If readers are able to view the magazine in a channel or format that they are already comfortable being on, then they are more likely to linger there and consume in-depth content. Audi proved this theory true when it integrated its magazine into an easily accessible experience on Facebook. The result: increased readership by 1500%, three quarters of it attributable to Facebook directly.
Beyond increasing readership and exposure, digital magazines can also still support e-commerce initiatives. For those that are e-commerce crazed, magazines can serve as a cultivator of new customers and an introduction to the brand value in a “get them in the door” strategy. Today’s consumer is concerned with engaging experiences and content that adds value – the digital magazine can accomplish both of these when executed properly, providing interactive content across multiple channels and editing in real time.
What separates digital magazines from their print ancestors is not simply easier access and saving paper – it’s the ability to be interactive and create a dialogue. When the brand is listening as much as it is putting forth a message, engagement can occur. When a user can expand or collapse content, select from multiple options of images and videos, and contribute reviews and feedback, there’s a sense of control and empowerment that print magazine readers could never have imagined. That interactivity is what breeds trust and brand loyalty, can be measured and will pay dividends in the long run.
There is no recipe for successful digital content. It takes creativity, strategy, data analysis, synthesis, and probably some luck too. In today’s multi-channel, social media driven climate, however, we’ve identified 4 characteristics that will help provide a framework for success:
- Easy Design
- Adds Value
This may sound funny at first. You’ve heard “easy user interface” or “slick design”, but when the standard for easy usability informs the design process, the result will be better. The relationship between all elements of content – text, images, video – must be easily understood and move the user toward his/her next action.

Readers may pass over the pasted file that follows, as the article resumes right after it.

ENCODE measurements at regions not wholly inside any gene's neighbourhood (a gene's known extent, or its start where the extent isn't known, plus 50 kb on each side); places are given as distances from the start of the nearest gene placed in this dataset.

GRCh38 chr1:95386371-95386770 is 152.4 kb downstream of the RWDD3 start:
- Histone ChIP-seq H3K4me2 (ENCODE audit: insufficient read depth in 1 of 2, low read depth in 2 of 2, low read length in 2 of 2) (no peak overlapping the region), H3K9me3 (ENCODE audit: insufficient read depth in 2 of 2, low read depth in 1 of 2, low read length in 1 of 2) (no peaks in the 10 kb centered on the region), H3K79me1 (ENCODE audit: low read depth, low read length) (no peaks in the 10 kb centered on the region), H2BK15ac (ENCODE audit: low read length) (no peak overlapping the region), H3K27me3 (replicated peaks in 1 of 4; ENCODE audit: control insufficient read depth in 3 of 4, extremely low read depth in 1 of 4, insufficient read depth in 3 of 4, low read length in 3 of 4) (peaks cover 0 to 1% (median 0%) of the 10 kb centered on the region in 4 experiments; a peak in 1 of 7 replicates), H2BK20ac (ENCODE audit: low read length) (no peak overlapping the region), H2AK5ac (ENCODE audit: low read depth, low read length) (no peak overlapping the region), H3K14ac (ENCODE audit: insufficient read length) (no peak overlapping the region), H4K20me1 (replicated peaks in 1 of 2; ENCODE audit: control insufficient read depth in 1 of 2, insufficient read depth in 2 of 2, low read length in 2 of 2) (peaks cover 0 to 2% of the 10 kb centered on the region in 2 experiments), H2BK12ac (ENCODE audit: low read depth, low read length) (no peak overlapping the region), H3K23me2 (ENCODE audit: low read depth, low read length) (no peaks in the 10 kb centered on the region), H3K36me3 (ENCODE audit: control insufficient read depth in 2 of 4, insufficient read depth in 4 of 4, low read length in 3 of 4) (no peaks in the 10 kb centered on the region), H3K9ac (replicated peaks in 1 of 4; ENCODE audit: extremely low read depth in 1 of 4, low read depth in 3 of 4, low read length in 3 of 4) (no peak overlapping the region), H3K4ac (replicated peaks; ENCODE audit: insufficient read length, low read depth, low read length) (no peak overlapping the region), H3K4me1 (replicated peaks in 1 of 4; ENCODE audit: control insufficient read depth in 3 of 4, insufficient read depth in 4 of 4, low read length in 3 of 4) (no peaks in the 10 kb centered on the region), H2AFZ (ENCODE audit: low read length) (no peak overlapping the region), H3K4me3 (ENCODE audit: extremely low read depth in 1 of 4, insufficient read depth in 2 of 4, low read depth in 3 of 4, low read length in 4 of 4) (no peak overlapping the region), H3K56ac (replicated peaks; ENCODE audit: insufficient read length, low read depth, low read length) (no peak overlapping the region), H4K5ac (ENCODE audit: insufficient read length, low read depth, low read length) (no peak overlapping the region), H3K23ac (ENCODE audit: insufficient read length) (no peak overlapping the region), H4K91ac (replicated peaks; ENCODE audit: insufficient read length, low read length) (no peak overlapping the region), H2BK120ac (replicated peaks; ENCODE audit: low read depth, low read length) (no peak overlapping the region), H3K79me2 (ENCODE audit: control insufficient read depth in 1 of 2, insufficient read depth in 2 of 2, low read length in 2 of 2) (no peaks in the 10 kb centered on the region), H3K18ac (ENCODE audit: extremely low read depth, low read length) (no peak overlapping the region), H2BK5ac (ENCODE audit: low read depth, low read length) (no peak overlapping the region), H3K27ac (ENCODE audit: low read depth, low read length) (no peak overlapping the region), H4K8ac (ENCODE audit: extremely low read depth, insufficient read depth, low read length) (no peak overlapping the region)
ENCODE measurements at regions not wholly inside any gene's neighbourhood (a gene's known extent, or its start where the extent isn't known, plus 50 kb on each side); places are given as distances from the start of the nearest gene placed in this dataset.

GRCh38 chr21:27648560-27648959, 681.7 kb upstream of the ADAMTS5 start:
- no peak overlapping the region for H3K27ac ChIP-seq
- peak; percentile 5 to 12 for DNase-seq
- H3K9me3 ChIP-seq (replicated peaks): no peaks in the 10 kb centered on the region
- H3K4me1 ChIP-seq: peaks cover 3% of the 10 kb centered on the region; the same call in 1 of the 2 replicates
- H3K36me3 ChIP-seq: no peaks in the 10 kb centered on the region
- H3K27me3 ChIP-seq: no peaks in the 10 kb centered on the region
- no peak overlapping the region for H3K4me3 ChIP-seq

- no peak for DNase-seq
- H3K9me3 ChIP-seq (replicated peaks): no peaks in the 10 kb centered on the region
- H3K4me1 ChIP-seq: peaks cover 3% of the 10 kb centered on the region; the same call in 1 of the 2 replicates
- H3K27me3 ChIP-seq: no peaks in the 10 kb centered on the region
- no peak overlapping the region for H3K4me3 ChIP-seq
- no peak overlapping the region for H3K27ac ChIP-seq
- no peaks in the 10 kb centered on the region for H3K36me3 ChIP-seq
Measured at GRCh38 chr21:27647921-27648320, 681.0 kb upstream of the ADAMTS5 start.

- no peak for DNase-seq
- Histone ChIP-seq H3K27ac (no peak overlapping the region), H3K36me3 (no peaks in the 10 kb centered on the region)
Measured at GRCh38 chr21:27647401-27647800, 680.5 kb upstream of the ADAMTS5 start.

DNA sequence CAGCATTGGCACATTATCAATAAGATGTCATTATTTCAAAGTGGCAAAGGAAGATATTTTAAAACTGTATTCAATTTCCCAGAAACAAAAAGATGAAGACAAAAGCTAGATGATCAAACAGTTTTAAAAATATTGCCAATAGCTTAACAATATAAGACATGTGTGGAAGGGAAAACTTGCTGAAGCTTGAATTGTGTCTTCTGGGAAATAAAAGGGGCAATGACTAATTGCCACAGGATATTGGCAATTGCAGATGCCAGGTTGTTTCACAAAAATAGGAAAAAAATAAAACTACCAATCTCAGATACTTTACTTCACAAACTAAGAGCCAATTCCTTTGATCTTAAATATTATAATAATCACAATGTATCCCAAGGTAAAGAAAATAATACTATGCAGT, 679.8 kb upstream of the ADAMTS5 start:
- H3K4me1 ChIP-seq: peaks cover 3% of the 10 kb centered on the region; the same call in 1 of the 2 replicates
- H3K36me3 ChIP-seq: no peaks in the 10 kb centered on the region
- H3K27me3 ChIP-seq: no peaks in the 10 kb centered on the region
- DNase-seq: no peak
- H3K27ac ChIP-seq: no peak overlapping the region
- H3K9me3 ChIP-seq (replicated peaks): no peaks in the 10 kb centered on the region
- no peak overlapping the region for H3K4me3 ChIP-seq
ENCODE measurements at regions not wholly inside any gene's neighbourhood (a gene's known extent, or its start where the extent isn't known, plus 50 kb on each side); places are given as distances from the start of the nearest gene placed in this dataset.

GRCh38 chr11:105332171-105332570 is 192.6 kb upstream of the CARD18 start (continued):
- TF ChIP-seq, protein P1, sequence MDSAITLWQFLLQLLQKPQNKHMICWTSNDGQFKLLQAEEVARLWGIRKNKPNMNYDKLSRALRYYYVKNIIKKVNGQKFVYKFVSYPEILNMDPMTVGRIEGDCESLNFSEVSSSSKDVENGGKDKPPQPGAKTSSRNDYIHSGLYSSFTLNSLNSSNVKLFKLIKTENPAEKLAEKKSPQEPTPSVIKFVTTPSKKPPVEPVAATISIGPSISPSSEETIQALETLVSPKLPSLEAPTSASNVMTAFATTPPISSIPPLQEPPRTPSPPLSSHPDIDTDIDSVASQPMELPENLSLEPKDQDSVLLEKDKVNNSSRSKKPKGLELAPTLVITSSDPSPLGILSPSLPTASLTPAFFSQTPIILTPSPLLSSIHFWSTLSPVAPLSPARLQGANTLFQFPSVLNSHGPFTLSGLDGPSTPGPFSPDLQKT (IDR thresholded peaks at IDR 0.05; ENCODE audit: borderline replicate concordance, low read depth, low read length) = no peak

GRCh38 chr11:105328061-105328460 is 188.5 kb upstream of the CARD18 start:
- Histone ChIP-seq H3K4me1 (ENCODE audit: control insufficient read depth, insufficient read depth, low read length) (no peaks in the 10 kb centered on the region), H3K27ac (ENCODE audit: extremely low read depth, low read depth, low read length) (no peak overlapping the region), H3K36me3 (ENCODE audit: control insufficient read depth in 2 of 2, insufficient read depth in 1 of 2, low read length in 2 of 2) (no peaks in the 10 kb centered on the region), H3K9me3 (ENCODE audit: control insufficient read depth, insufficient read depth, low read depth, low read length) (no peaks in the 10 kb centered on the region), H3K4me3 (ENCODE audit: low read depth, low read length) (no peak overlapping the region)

Another consideration in easy design for digital content is easy viewability across all channels and devices. If the call to action is buried or diminished because it doesn’t translate well from one device to the next, then the content will be hindering its own success.
To engage is to “attract and hold attention”. In today’s cluttered digital world, this seems as hard a proposition as any. But content with this power to attract and retain attention will be content that offers more than reading. Successful content has a mix of text, video, and image, ideally that they can contribute to in some way and share via social networks. Video, for one, has been proven to increase the likelihood of a purchase.
Consider these two commercial videos on YouTube: Old Spice’s “The Man Your Man Could Smell Like” and Mercedes-Benz “What Is Performance?” The latter video has just under 40,000 views, where the former has approximately 46 million. The difference between the two is that the Old Spice offering has something – in this case a funny man whose location and props seem to change instantaneously – that people want to consume repeatedly and share with other people. The characteristics of “share-able” are hard to identify, but if the goal for content is for it to be share-able in this way, then that will better inform all decisions along the content development and publishing process.
Successful content will add value to the user’s experience. Adding value will round out the other 3 characteristics, because without adding value, the other elements are almost nullified. A value-add piece of content will help the user make a decision – for example a telling infographic, a product review, or a demo video. A video can be engaging, but if the connection is not clear and it does not offer something palpable for the user, the video won’t be played for more than 10 seconds. If the goal of content is to “attract and hold attention”, adding value is one way to accomplish that.
Of course there are more characteristics of good digital content than the ones listed above, but checking off some or all of these means that your digital content is headed in the right direction.